He might be in New Hampshire, but Republican presidential candidate Jeb Bush is rooting for Denver during Sunday's Super Bowl 50. The former Florida governor announced he'd be supporting the Broncos in the Super Bowl at Saturday's Republican presidential primary debate, which was hosted by ABC News at St. Anselm College in Manchester, New Hampshire. Bush isn't cheering for Denver because he's a long-time fan of the team. His support is directly tied to his relationship with Broncos quarterback Peyton Manning, who Bush says is a friend. But it's unlikely the pair are tossing around the pigskin or meeting for brunch like regular besties. Bush's relationship with Manning is more political than personal.
"Peyton Manning is supporting me," Bush told debate moderators David Muir and Martha Raddatz in New Hampshire when asked which team he hoped would win the Super Bowl. "And I'm for Denver."
As the game kicked off at Levi's Stadium in Santa Clara, California, Bush reiterated his support for Manning in a tweet that referred to the quarterback as his friend, causing many on Twitter to wonder just how close the athlete and the politician are. Have they known each other long? Do they plan Sunday Fundays together? Have they met each other's families?
Given Manning's history of donating to Bush's presidential campaign, the tweet is likely more of a strategic political shout out than a personal expression of comradery. Campaign contribution filings released in October of last year revealed Manning contributed $2,700 to Bush's presidential campaign, the maximum monetary amount an individual is legally allowed to donate to a candidate, according to the Denver Post. Manning is also reported to have donated to George W. Bush's 2004 re-election campaign, the International Business Times reports. Prior to Manning's 2015 contribution to the Bush currently seeking the presidency, it's believed the professional athlete has donated more than $9,500 to various Republican candidates seeking either senate seats or a turn in the White House, ESPN reported.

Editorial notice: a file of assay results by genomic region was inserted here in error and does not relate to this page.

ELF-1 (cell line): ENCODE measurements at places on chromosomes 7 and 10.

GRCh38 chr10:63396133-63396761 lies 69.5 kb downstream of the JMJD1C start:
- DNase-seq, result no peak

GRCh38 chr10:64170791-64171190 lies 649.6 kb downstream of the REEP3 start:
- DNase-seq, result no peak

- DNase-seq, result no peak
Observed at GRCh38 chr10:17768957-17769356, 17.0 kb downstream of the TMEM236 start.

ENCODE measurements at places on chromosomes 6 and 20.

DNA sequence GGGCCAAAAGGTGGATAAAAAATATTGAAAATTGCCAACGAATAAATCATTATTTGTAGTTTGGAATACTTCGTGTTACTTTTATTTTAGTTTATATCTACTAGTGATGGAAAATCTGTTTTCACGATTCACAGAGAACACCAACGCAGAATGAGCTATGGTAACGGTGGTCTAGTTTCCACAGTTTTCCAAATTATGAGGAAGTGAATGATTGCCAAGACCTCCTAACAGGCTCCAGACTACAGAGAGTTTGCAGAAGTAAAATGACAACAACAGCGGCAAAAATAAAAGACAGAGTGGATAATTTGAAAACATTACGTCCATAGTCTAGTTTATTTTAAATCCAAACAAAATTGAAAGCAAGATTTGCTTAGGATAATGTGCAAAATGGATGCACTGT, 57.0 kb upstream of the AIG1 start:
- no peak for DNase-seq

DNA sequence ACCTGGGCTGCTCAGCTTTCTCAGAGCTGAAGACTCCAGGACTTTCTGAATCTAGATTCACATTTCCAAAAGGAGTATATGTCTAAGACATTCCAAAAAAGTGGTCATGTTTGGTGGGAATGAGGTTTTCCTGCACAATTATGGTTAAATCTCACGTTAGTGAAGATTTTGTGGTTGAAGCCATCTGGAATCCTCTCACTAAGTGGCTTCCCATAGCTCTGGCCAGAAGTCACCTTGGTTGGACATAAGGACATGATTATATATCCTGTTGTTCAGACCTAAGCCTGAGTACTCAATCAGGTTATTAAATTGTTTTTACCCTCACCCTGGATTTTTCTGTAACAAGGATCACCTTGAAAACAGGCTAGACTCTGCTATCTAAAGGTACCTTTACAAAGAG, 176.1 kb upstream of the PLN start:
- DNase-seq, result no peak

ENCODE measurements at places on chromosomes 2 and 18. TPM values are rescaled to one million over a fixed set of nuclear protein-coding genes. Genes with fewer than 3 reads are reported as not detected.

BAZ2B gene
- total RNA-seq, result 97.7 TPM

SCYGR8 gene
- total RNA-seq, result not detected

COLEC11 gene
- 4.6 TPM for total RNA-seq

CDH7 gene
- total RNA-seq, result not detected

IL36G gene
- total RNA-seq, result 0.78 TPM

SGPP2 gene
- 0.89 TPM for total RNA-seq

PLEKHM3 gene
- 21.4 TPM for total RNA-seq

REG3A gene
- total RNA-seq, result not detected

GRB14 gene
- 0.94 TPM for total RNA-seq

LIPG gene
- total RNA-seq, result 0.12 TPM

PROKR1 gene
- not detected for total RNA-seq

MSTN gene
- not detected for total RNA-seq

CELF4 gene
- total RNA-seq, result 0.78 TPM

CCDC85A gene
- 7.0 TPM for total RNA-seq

The desire to see another Bush in the White House appears to run in the family. Peyton's younger brother Eli donated to Bush's campaign earlier in 2015, a CBS affiliate in Denver reported.
The Super Bowl isn't the first time Bush has name dropped Manning. In September, Bush tweeted that Manning was one of his top fantasy football league picks. Perhaps his pick lined up with Manning's campaign contribution?
Whether their friendship is personal or politically motivated, it's nice to see that, despite committing one socially awkward blunder after another, Bush has managed to make some friends on the campaign trail. And while the team he roots for at the Super Bowl is seriously unlikely to sway voters into supporting him at the polls (it's the issues that matter, people!), talking about football allows the Republican presidential candidate a rare opportunity to show voters his personality.